And kudos also goes to Capcom for equipping your character so well. The weapons cover the usual bases – machine gun, shotgun, rocket launcher – but each packs a meaty punch and the slow reloading on the heavy arms adds a real tactical dimension to their use. Energy weapons, meanwhile, are innovative and exciting, taking time to charge but with effects that make it worth the wait. As these use thermal energy for ammo, they also demand considered use. Best of all, most weapons come in heavy variations for VS use, and these can be ripped off a VS and – provided you don’t mind the extra weight – used to batter bosses or take down larger enemies with relative ease.
Even movement shows signs of the magic Capcom touch. For a start, they’ve actually made a grappling hook work; always accessible from the X button, it’s a crucial part of navigating your way through the levels, and encourages you to make full use of vertical spaces for sniping or sneaking past enemy emplacements. The third-person camera and quick rotate buttons work well, and the auto-aim is neither too sensitive nor too vague. And while we’re throwing out bouquets, let’s chuck one to the audio team. With its thunderous explosions and booming gunfire, not to mention a fantastic score, they’ve done a truly brilliant job.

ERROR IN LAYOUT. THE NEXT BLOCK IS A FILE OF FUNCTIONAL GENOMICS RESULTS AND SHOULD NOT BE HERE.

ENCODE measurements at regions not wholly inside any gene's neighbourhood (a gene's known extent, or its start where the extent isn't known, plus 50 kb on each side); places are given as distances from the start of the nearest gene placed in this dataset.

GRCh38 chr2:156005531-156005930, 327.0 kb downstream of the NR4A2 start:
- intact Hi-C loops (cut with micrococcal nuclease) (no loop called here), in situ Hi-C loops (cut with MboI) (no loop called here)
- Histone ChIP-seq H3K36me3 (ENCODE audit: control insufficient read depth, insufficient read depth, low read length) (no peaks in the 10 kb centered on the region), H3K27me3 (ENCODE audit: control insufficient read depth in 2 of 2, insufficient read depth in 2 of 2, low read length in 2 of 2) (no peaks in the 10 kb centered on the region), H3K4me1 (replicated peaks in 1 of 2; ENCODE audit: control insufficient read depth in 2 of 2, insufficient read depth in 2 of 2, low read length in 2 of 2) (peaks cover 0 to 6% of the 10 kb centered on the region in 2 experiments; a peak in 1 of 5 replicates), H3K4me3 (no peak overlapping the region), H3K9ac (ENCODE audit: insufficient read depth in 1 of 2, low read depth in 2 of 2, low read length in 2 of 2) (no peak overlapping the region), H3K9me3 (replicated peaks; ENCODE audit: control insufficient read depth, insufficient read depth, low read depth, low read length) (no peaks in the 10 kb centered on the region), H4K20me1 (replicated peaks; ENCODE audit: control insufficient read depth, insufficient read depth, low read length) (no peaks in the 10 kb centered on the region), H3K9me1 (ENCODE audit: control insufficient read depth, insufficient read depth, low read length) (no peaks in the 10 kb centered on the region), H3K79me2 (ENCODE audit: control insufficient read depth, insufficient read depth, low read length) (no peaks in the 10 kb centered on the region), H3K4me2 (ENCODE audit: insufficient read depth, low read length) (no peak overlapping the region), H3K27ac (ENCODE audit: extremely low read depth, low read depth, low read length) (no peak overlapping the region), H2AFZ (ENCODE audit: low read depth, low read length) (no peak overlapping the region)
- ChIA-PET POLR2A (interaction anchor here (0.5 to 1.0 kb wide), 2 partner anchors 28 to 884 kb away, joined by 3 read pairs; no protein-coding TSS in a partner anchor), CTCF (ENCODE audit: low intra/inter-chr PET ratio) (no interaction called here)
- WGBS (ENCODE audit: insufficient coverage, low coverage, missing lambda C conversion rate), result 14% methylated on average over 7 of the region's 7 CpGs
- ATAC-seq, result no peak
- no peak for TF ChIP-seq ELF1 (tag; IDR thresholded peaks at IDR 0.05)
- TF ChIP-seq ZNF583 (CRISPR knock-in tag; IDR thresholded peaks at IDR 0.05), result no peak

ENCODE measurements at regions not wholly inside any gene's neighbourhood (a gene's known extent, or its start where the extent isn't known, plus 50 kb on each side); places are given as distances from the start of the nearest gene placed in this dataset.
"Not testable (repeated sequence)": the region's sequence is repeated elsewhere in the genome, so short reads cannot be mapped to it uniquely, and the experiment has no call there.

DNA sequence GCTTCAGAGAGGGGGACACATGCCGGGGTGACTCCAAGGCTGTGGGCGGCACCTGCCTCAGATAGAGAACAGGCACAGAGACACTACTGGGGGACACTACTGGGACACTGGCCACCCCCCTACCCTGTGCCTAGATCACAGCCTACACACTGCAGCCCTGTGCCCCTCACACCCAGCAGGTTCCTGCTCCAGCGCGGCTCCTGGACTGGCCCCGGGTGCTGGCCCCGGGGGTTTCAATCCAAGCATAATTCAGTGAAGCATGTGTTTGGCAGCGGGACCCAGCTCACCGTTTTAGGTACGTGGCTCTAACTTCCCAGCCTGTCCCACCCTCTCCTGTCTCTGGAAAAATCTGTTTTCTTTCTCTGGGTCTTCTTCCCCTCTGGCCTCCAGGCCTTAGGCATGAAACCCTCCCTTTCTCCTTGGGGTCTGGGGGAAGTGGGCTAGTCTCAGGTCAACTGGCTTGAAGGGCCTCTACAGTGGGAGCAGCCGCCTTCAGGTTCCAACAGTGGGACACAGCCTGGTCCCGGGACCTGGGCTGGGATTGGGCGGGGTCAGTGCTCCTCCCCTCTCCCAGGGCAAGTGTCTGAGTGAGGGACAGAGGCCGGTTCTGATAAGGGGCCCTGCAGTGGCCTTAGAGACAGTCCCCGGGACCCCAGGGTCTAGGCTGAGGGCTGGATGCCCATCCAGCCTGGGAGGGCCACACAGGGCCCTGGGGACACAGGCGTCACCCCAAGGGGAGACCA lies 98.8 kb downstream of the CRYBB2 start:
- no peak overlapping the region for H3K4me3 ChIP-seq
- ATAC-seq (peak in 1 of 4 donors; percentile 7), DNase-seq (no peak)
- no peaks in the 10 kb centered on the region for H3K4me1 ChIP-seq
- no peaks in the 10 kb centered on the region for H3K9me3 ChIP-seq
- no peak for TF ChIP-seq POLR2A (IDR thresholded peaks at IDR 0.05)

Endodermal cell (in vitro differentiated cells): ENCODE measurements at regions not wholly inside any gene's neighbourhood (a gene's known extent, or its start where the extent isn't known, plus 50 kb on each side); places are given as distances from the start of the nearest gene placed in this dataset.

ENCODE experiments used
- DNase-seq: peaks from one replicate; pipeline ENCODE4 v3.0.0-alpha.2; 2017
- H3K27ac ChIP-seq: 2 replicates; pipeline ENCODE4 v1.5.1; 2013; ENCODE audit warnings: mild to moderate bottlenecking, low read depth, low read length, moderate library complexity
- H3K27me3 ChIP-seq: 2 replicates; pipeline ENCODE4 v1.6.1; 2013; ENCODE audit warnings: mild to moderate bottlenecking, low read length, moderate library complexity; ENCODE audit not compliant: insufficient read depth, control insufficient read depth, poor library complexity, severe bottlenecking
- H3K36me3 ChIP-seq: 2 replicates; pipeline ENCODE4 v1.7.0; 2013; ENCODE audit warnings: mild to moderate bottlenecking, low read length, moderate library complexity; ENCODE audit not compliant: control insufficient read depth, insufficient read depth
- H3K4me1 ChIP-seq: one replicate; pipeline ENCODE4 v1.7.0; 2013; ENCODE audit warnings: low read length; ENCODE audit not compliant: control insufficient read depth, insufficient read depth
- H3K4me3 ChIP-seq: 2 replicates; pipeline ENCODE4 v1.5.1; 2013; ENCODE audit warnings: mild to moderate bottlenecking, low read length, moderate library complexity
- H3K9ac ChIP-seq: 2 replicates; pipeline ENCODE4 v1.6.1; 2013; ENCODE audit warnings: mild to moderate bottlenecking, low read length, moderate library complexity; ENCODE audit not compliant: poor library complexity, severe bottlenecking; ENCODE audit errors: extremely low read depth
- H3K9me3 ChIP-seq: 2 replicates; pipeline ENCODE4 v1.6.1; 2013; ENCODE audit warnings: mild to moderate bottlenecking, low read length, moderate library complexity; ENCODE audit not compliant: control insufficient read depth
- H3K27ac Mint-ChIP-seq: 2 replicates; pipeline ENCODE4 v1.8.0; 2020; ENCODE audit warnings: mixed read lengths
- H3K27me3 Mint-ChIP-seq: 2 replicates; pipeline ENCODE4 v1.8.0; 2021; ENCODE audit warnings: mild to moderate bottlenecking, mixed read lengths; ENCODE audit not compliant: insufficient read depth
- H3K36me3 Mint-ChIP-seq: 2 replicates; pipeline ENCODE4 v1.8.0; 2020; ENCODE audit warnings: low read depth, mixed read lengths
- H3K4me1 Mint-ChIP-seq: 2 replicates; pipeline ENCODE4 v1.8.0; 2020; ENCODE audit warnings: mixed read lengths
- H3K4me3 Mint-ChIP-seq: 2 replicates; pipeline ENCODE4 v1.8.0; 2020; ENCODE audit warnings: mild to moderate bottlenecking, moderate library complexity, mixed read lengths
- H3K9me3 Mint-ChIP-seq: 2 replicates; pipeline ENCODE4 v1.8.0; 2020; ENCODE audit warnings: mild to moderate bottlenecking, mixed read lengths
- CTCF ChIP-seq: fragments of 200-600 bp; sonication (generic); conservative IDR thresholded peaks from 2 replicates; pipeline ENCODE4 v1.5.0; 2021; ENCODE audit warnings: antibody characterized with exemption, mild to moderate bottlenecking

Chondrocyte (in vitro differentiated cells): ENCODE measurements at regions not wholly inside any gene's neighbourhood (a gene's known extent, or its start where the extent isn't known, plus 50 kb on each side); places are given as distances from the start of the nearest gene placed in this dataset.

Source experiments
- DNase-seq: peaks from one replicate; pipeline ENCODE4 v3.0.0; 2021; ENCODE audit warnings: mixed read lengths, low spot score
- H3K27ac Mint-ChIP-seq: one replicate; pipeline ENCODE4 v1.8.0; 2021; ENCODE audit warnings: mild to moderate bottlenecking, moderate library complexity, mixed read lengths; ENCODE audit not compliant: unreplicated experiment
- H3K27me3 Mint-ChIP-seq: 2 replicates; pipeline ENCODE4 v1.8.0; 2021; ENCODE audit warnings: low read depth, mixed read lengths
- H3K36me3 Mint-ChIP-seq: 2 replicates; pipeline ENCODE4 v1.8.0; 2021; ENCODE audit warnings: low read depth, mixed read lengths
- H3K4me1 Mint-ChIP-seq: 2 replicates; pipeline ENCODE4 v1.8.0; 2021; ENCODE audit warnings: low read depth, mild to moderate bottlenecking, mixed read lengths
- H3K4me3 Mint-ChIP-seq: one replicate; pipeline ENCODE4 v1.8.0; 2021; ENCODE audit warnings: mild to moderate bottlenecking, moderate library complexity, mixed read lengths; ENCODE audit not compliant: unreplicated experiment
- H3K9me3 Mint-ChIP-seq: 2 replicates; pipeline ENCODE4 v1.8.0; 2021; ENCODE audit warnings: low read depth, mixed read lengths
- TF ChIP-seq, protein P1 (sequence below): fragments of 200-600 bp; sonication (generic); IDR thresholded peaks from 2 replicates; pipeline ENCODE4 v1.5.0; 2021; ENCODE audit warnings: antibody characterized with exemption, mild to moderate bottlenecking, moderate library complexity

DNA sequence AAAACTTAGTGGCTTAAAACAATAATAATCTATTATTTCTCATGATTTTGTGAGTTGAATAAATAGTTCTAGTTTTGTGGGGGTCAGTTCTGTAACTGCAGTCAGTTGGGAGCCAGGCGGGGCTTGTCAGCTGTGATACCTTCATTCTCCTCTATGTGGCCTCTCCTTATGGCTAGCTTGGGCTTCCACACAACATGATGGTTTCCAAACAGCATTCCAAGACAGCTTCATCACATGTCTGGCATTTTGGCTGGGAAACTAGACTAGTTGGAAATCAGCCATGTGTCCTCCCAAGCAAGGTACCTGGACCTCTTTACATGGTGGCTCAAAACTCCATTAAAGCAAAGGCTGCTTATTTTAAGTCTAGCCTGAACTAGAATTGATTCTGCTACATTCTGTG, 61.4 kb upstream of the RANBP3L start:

Sadly, however, it’s time to replace the bouquets with bricks. Lost Planet constantly fails to engage. The culprits? Well, personally, I’m blaming the level designers and the AI team. 90 per cent of the time the levels are unquestionably dull; the scenery may be spectacular but the gameplay itself is a linear trudge through a sequence of chambers, dispatching Akrid, ice-pirates or government forces in methodical and predictable fashion, with little to raise the pulse-rate or push your shooting skills to the max.